The Front Porch: An Outdoor Living Room

Few architectural features have been more important in the formation of a uniquely American residential housing form than the front porch.

The front porch is a zone between the public and private, an area that is shared between the privacy of the home and the community outside. It is an area where interaction with the community can take place. Conversations with neighbors, delivery persons, sales people, petitioners, office seekers, and strangers can occur in the welcoming atmosphere offered by the shade and shelter of a porch, but apart from the more private indoor areas of the home.

The porch is also an outdoor living room, where residents can retire after the activities of a long day. Before air conditioning, and in an era marked by far more extensive and confining clothing, the porch provided a cooler alternative to the stuffy indoors. The entire family would move to the front porch after dinner. The children might play in the front yard or the friendly confines of the neighborhood, while the parents rested after the tasks of the day. Stories might be told, advice garnered, or songs sung. What the family room or rec room of post-World War II America would become, it existed first as the front porch.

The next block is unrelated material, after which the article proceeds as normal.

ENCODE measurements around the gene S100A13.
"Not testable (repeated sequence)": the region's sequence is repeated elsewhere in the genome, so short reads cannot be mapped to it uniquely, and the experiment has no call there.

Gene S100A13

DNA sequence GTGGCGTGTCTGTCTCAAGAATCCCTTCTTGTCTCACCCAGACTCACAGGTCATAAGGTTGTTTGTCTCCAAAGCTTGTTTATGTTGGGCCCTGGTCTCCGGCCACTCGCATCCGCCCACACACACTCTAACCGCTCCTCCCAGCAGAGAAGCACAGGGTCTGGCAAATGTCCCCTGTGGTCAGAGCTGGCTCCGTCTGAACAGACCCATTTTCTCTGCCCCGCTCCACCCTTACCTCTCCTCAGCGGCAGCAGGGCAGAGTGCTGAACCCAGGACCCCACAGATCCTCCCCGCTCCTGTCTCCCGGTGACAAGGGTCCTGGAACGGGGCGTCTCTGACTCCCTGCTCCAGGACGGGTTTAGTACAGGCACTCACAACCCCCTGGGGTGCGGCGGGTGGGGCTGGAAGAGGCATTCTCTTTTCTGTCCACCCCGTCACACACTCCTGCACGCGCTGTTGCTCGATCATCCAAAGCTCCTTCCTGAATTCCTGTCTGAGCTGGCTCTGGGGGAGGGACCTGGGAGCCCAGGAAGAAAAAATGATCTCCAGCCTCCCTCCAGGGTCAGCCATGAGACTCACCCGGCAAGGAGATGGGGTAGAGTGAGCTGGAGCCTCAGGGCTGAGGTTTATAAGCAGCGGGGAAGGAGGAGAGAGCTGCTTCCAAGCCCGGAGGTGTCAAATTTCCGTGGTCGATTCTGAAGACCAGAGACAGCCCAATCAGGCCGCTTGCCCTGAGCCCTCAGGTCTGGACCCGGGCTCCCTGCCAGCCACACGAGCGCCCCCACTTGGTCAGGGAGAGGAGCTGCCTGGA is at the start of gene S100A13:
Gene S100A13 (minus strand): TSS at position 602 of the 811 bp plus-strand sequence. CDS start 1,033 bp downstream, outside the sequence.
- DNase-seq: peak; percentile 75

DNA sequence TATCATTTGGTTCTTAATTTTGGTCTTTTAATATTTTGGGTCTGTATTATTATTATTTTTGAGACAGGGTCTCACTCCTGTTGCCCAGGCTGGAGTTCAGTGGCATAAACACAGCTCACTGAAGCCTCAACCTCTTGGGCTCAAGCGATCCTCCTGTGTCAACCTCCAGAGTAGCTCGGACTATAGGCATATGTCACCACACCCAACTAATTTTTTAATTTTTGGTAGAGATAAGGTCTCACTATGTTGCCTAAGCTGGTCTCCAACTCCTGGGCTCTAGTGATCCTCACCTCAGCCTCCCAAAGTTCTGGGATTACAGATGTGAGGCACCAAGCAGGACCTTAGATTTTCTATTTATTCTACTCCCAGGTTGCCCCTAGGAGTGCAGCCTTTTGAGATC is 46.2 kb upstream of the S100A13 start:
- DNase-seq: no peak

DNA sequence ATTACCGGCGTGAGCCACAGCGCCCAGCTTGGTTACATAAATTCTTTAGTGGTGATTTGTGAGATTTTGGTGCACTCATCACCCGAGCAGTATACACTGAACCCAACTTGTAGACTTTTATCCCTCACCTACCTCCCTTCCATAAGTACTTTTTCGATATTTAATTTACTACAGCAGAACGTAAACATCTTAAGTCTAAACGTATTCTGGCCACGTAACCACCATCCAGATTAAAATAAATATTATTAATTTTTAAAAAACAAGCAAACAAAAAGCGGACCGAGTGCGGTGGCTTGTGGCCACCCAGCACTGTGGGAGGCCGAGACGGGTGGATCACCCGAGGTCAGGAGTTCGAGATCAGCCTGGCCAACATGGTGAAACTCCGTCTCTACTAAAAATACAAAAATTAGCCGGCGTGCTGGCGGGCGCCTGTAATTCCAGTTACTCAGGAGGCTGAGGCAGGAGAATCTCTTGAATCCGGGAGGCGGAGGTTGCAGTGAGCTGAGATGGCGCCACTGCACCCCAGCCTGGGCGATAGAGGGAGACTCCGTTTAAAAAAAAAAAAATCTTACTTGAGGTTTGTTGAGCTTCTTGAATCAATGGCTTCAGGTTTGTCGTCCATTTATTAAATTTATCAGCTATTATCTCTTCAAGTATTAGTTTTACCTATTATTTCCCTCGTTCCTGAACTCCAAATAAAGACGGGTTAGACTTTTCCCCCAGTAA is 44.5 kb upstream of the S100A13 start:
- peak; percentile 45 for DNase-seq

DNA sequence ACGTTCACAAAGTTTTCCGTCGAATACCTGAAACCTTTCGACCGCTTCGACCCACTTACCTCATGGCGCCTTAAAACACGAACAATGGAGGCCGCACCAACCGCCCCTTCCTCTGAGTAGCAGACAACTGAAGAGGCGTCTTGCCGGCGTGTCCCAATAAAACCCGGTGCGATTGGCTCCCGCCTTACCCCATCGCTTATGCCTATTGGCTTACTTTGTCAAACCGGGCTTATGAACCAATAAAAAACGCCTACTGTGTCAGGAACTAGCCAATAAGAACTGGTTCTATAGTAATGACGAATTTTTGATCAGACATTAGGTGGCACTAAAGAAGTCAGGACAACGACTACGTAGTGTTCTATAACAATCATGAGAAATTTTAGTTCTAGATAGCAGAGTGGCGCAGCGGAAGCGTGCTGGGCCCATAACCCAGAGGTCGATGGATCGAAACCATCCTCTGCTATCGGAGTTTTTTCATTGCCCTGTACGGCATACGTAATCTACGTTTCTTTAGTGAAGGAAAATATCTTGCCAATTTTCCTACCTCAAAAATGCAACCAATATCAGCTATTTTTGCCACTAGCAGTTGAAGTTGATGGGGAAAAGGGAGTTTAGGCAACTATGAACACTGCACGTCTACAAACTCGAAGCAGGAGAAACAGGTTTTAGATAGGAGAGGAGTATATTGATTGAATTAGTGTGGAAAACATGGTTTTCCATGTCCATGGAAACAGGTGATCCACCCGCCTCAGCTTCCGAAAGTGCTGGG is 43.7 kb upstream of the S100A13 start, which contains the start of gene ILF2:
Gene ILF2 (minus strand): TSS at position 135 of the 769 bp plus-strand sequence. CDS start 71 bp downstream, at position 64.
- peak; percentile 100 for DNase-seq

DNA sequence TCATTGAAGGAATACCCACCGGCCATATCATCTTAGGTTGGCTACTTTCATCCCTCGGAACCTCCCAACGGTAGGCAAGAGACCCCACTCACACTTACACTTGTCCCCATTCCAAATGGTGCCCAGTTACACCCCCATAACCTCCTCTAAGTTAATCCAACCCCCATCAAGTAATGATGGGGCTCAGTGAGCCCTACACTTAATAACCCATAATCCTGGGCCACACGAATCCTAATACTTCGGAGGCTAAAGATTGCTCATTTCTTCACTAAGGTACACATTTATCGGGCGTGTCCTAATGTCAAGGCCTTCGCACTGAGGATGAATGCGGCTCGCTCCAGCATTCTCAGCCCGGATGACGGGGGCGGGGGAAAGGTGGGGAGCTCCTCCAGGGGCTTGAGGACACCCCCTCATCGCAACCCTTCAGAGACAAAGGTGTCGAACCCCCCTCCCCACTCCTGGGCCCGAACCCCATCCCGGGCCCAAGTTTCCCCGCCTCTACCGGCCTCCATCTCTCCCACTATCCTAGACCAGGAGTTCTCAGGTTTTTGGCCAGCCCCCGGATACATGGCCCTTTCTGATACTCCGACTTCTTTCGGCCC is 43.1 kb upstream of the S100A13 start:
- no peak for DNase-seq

Porches remain the perfect place to enjoy a cup of coffee on a sunny spring morning or a glass of wine on a warm summer evening. The City of Rochester is fortunate to have many neighborhoods built in the late 19th and early 20th century when front porches were common.

Since 1975, the zoning code has required that front porches remain open and un-enclosed. Enclosing a front porch and integrating it into the indoor living space of the house dramatically changes the character of the property. The before and after photos above illustrate how dramatic this change can be. If enough houses on a street do the same, then the character of the neighborhood is changed. The zoning code helps ensure that one of Rochester’s great assets- its residential neighborhoods- retain their character and will continue to be desirable places to live.

Adapted from Out on the Porch: An Evocation in Words and Pictures by Reynolds Price with additional writing by Jason Haremza

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